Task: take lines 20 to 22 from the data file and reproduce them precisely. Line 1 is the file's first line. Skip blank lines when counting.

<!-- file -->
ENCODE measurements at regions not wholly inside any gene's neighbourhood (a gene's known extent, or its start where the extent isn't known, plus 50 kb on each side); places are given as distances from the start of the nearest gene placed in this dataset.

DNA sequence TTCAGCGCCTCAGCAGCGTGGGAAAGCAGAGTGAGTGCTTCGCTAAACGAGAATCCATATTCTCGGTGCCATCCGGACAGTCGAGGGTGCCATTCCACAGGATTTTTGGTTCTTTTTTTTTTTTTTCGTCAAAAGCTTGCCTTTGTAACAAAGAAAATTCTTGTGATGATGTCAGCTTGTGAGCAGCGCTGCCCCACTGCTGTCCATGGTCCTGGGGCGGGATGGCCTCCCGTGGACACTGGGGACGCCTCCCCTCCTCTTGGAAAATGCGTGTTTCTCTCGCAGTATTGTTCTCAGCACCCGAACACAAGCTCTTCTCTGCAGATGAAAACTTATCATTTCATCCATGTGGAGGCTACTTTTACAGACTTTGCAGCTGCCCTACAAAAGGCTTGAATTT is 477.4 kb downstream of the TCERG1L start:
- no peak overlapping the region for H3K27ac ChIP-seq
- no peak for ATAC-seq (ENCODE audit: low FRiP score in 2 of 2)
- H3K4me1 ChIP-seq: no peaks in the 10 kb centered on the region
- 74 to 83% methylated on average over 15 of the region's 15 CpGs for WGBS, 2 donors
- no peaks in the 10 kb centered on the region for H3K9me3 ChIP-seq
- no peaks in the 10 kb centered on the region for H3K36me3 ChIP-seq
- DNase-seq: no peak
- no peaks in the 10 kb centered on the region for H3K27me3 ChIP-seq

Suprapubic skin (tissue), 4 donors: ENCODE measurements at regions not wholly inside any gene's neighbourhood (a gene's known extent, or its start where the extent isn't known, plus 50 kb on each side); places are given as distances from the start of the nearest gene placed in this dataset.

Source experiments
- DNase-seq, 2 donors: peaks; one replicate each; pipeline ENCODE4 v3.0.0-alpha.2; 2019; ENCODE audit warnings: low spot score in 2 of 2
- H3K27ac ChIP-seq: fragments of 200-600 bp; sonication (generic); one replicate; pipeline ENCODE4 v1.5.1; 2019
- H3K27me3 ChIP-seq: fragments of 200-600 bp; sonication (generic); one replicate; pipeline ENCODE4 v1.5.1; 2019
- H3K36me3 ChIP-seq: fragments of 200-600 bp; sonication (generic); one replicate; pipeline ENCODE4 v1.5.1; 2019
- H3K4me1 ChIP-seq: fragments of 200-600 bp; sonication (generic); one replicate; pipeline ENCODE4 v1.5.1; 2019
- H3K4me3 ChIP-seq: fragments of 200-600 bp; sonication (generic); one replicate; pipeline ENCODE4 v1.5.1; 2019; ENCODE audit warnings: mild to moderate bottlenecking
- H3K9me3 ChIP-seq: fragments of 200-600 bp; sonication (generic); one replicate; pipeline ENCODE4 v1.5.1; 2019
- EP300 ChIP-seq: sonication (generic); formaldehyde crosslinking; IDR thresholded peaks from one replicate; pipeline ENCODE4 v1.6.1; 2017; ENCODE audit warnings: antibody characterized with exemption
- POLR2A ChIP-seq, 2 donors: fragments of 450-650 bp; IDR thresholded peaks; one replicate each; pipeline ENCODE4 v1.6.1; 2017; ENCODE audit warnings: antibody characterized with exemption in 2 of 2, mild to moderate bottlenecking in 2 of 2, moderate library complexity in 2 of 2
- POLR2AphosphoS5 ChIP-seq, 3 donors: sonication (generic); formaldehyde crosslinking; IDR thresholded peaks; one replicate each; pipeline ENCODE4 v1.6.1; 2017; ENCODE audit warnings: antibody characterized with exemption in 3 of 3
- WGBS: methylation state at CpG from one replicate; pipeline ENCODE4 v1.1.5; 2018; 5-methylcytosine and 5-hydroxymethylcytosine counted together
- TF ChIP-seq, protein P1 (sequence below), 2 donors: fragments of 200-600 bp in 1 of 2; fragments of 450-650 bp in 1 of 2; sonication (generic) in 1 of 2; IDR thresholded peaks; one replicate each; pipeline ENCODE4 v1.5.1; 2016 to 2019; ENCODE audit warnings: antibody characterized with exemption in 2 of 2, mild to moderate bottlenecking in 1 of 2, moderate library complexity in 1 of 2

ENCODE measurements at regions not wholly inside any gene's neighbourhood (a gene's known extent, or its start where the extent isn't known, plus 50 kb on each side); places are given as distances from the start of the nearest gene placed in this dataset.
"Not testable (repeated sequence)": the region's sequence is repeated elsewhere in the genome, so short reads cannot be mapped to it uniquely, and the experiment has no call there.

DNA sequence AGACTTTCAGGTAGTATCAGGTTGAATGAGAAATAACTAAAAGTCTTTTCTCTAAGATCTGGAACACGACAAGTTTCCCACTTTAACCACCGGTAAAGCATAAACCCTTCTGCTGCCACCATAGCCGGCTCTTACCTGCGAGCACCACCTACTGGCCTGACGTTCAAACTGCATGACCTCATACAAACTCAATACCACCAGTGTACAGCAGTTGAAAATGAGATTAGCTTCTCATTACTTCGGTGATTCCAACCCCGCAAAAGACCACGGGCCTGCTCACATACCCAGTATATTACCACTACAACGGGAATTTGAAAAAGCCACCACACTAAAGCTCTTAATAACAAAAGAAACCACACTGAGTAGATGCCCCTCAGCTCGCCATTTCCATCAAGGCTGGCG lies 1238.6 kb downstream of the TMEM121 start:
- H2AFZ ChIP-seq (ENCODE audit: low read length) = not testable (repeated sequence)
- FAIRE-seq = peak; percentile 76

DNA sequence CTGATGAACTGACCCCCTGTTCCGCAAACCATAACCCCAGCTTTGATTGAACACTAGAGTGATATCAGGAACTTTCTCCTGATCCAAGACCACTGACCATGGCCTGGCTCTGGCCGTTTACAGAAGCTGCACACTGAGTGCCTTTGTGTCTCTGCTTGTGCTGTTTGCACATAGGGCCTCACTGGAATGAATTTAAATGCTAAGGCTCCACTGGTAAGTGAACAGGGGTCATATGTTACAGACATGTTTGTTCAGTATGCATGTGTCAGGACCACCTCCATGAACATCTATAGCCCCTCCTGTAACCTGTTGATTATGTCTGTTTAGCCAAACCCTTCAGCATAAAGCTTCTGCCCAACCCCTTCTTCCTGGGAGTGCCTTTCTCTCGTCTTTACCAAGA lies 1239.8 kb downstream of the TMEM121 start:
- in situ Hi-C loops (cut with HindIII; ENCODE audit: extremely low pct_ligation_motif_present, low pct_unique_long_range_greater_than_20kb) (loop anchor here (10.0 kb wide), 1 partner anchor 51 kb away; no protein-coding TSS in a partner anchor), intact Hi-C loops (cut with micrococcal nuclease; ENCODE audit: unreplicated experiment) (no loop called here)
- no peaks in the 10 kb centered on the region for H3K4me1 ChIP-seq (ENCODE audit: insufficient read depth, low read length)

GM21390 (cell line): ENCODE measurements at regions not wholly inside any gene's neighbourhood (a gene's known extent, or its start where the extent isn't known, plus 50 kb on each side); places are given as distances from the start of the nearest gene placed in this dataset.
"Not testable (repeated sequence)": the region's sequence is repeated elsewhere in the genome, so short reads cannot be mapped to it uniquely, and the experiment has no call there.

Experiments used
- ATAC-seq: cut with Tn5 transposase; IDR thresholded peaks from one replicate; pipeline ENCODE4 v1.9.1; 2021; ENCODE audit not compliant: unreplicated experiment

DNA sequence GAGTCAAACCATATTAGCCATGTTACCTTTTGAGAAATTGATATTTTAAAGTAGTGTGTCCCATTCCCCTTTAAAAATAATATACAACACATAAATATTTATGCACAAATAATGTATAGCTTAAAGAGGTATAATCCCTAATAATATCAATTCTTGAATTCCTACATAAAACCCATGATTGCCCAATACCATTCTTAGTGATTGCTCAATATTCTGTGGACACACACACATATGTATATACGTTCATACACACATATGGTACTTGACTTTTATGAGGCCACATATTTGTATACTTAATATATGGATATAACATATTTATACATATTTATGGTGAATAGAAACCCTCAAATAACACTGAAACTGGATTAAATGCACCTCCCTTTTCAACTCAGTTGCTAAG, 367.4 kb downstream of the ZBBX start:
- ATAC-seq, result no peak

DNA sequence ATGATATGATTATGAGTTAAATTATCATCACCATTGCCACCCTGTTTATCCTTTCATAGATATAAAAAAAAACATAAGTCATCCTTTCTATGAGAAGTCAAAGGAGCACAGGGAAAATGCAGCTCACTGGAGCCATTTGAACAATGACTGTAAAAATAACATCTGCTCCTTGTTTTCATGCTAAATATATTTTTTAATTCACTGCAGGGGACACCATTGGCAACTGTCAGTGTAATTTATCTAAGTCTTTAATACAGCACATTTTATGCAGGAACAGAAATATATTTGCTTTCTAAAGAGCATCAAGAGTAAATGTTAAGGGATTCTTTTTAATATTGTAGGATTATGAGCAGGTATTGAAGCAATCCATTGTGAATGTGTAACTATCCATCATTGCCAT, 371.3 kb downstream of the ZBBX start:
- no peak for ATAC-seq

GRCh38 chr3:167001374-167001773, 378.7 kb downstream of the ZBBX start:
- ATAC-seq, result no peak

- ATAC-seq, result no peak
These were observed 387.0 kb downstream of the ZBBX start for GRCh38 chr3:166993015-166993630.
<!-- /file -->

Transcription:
- EP300 ChIP-seq: sonication (generic); formaldehyde crosslinking; IDR thresholded peaks from one replicate; pipeline ENCODE4 v1.6.1; 2017; ENCODE audit warnings: antibody characterized with exemption
- POLR2A ChIP-seq, 2 donors: fragments of 450-650 bp; IDR thresholded peaks; one replicate each; pipeline ENCODE4 v1.6.1; 2017; ENCODE audit warnings: antibody characterized with exemption in 2 of 2, mild to moderate bottlenecking in 2 of 2, moderate library complexity in 2 of 2
- POLR2AphosphoS5 ChIP-seq, 3 donors: sonication (generic); formaldehyde crosslinking; IDR thresholded peaks; one replicate each; pipeline ENCODE4 v1.6.1; 2017; ENCODE audit warnings: antibody characterized with exemption in 3 of 3